The IACHR emphatically condemns these Supreme Electoral Council decisions, adopted in violation of Nicaragua's constitution and based on the Act to Regulate Foreign Agents and on Act 1055, on the defense of "the people's rights to independence, sovereignty, and self-determination for peace." As previously noted by the IACHR, these two acts arbitrarily restrict electoral competition, the exercise of political rights, and other rights including freedom of expression and association.
The IACHR has stressed that criminal prosecution against opposition supporters and presidential candidates violates on several counts the right to personal liberty, the legality principle, the presumption of innocence, the right to a fair trial, and other safeguards of due process. Both the IACHR and the Inter-American Court of Human Rights have therefore ordered the Nicaraguan State to adopt precautionary and temporary measures to protect the lives and integrity of some of the detainees. The State has so far failed to release these detainees and to comply with the measures it has been instructed to take.
These events confirm the breakup of the rule of law in Nicaragua, with a concentration of power in the Executive and with a gradual weakening of democratic institutions in the country. In recent years, the Commission has repeatedly highlighted and persistently condemned these developments, as well as the structural impunity that shrouds the serious human rights violations committed in the country since April 18, 2018.
The Commission stresses its call for the State to release all the individuals who have been arbitrarily detained in the protest context. The IACHR further urges the State to comply with the temporary measures granted by the Inter-American Court of Human Rights and to revoke all legislation that arbitrarily restricts the exercise of political rights and public liberties, as well as to enable the registration of the affected candidates and to restore conditions that foster freedom and respect for political rights. Nicaragua must hold free, fair, and transparent elections in keeping with the recommendations made by the international community, including the 2017 Election Monitoring Mission of the Organization of American States (OAS), and the resolutions of the Permanent Council and the General Assembly of the OAS. Finally, the IACHR urges Nicaragua to end impunity and take all measures necessary to overcome the current crisis and restore democratic institutions, by launching proceedings that foster truth, justice, and redress for victims of the serious crisis the country is currently immersed in.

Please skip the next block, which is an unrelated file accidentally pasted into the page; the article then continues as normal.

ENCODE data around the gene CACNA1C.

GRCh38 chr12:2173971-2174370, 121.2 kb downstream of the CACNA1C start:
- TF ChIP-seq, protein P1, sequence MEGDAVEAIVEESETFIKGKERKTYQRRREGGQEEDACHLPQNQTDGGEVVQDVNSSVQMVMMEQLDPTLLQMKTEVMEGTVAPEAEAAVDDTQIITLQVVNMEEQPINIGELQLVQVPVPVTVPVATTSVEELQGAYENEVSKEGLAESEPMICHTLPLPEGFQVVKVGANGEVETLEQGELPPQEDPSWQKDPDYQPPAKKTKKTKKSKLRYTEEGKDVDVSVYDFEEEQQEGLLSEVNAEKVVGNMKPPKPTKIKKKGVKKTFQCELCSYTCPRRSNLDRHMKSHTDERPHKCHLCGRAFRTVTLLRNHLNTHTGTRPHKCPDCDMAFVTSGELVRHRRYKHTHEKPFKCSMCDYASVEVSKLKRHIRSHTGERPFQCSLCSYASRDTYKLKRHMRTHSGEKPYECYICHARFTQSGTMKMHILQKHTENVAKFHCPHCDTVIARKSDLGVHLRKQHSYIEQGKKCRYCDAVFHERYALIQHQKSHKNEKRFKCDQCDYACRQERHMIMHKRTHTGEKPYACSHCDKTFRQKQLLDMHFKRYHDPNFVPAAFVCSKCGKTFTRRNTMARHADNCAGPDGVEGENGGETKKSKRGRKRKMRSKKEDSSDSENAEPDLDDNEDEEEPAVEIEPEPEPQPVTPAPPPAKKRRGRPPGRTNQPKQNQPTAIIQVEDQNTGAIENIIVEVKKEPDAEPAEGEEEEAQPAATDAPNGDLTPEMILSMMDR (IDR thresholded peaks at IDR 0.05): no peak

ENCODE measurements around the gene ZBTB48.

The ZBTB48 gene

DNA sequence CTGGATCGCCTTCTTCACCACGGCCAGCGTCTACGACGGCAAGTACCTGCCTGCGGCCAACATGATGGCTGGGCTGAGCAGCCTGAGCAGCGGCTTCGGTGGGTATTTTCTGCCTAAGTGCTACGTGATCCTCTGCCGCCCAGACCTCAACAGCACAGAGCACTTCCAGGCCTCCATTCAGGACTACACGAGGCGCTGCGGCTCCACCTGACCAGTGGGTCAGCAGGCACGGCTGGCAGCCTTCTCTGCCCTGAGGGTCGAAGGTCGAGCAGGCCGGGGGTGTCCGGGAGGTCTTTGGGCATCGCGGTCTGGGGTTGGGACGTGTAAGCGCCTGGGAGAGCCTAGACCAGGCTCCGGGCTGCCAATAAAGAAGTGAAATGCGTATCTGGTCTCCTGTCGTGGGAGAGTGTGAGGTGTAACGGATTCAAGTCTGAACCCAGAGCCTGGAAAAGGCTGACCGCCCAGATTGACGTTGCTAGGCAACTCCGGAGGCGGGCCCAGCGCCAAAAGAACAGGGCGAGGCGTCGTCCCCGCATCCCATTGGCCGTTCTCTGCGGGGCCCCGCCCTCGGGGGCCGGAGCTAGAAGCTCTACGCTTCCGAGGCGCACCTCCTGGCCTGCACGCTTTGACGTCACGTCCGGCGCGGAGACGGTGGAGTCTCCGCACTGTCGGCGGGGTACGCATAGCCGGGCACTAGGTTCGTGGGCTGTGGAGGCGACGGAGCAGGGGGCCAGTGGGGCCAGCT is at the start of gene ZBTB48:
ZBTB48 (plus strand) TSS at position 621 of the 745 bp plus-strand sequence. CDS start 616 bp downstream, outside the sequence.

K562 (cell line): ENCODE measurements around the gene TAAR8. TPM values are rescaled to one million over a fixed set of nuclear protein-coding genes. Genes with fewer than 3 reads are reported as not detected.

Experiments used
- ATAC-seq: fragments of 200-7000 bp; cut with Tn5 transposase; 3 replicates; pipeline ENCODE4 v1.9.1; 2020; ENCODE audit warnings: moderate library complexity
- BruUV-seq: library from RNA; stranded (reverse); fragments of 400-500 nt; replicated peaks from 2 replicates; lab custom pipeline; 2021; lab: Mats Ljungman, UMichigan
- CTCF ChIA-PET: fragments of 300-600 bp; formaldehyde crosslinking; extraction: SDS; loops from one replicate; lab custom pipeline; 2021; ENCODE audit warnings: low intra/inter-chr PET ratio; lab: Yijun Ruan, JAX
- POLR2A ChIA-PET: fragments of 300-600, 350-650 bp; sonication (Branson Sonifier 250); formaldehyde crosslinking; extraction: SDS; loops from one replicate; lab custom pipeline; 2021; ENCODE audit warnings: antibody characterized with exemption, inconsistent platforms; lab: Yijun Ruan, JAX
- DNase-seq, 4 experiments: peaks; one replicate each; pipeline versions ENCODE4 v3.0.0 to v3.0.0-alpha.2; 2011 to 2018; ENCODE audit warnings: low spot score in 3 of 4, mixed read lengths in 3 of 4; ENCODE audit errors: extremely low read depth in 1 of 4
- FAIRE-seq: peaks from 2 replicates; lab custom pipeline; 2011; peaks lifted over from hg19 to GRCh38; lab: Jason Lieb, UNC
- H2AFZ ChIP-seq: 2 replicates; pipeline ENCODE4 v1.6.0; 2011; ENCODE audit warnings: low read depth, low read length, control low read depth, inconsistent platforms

A principal, autonomous body of the Organization of American States (OAS), the IACHR derives its mandate from the OAS Charter and the American Convention on Human Rights. The Inter-American Commission has a mandate to promote respect for and to defend human rights in the region and acts as a consultative body to the OAS in this area. The Commission is composed of seven independent members who are elected in an individual capacity by the OAS General Assembly and who do not represent their countries of origin or residence.